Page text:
ER wait times, length of stay far longer for psychiatric patients

By Maria Castellucci  | October 17, 2016

Psychiatric patients wait disproportionately longer in emergency departments before receiving treatment and experience longer stays compared to other patients, according to reports released Monday by the American College of Emergency Physicians.

The three separate studies examined how emergency rooms care for patients with psychiatric conditions compared to other patients by looking at ER wait times and length of stay.

One of the reports, a survey from the ACEP of 1,700 emergency medicine physicians, found 48% of doctors reported that at least one psychiatric patient per day was held in their emergency department waiting for an inpatient bed. Almost 21% said patients wait up to two to five days for an inpatient psychiatric bed. Additionally, 57% of doctors reported increased wait times and boarding for children with psychiatric conditions.

At the same time, only 16.9% of physicians reported they had a psychiatrist on-call to respond to psychiatric emergencies in the ER and more than 10% reported they had no one on-call to respond to emergencies.

Dr. Rebecca Parker, president of the ACEP, called the results “troubling.” She said a decline in outpatient resources as well as a “severe shortage” of psychiatric beds available at inpatient facilities has led to longer wait times.

About 52% of surveyed emergency physicians said they have experienced cutbacks to mental health resources in the last year in the communities they serve. Yet, the need for psychiatric services hasn’t diminished. Three-quarters of surveyed emergency physicians report treating psychiatric patients who require hospitalization at least once a shift.

A decline in resources “is exerting pressure on emergency departments and its most vulnerable patients,” Parker said. “The emergency department has become a dumping ground for patients who have been abandoned by every other part of the healthcare system.”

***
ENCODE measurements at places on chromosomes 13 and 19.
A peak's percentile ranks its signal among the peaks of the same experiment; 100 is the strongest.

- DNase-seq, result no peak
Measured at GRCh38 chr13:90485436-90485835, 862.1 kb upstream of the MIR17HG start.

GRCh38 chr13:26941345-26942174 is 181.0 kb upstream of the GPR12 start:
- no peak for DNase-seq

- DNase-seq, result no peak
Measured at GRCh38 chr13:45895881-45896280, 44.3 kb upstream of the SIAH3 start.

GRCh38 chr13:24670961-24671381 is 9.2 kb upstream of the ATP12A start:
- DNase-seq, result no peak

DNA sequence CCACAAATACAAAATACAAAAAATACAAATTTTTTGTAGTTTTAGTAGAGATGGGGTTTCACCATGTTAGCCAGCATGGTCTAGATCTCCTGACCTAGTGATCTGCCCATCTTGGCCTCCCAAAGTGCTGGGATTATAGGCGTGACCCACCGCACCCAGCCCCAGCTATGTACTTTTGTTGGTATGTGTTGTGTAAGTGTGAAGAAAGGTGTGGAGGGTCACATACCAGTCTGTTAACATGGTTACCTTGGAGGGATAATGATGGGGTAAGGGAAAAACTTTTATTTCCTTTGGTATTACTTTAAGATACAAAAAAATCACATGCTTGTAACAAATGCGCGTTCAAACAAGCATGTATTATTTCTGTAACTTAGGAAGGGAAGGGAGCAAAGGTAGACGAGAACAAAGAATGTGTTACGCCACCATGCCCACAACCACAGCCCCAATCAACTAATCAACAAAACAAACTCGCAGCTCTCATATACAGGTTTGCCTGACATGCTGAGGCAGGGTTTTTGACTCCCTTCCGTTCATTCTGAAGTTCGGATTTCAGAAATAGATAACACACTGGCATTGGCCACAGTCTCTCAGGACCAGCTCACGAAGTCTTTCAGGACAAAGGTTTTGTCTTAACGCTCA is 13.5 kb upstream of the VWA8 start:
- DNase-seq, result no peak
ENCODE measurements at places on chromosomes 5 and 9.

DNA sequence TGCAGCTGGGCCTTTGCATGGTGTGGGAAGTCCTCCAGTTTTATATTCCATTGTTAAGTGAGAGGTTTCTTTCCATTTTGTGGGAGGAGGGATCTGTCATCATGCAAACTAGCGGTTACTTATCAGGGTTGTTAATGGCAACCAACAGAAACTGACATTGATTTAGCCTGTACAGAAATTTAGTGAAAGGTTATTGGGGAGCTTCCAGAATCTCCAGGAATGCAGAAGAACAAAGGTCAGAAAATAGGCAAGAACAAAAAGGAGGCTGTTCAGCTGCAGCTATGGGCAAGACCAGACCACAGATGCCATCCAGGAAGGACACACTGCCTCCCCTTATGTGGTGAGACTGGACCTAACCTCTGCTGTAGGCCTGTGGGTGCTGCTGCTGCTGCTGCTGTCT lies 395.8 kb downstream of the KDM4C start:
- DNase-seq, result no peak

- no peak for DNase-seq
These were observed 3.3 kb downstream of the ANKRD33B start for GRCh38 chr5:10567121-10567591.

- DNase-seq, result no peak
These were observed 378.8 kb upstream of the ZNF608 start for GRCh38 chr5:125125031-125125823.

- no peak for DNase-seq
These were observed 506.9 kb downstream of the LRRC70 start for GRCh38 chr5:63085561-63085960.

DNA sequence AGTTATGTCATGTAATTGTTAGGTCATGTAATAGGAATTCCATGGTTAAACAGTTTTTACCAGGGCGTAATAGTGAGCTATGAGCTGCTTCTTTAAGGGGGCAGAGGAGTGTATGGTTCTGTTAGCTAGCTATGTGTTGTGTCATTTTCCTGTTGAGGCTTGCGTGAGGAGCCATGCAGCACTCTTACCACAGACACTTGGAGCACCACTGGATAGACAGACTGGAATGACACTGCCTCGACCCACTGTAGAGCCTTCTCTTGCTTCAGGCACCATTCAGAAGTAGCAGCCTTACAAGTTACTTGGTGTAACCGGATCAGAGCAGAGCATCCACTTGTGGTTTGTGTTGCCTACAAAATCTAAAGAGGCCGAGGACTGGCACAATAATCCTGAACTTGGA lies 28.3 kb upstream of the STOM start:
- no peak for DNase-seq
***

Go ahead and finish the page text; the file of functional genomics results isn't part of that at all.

A decrease in psychiatric beds began in the 1960s when institutions were closed and psychiatric patients were moved from inpatient care to outpatient care. As a result, state and county psychiatric beds nationwide between 1970 and 2006 decreased from 400,000 to about 50,000 beds. That decline has continued. A report found that from 2005 to 2010 state psychiatric beds nationwide fell by 14% from 50,509 to 43,318.

Another study presented by the ACEP found 23% of psychiatric patients had emergency department visits that were longer than six hours, compared to 10% of other medical patients. In addition, 7% of psychiatric patients had an emergency department stay that was longer than 12 hours versus only 2.3% of other medical visits.

The study also found that about 22% of psychiatric patients were uninsured and 4.6% were seen in the same emergency department within 72 hours of their initial discharge.

The figures came from an analysis of 2001-11 data from the National Hospital Ambulatory Medical Care Survey by the Centers for Disease Control and Prevention.

In a separate study that looked at the same data from that survey, patients with bipolar disorder, psychosis and depression had increased odds of staying in the ER for 24 hours or longer than other patients.

Dr. Suzanne Lippert, lead author of the studies and a clinical assistant professor of emergency medicine at Stanford University, said that although she doesn’t have clinical evidence that extended wait times negatively affect patient care, patients likely suffer further under such conditions.

The ACEP’s Parker added that the issue contributes to ER crowding, causing other medical patients to wait longer for care as well.

Parker said more funding and resources need to be allocated to address mental health inadequacies. She said lawmakers, particularly the Senate, have an opportunity to address gaps in care through legislation. “Comprehensive mental health reform is what we need, and we need it now.”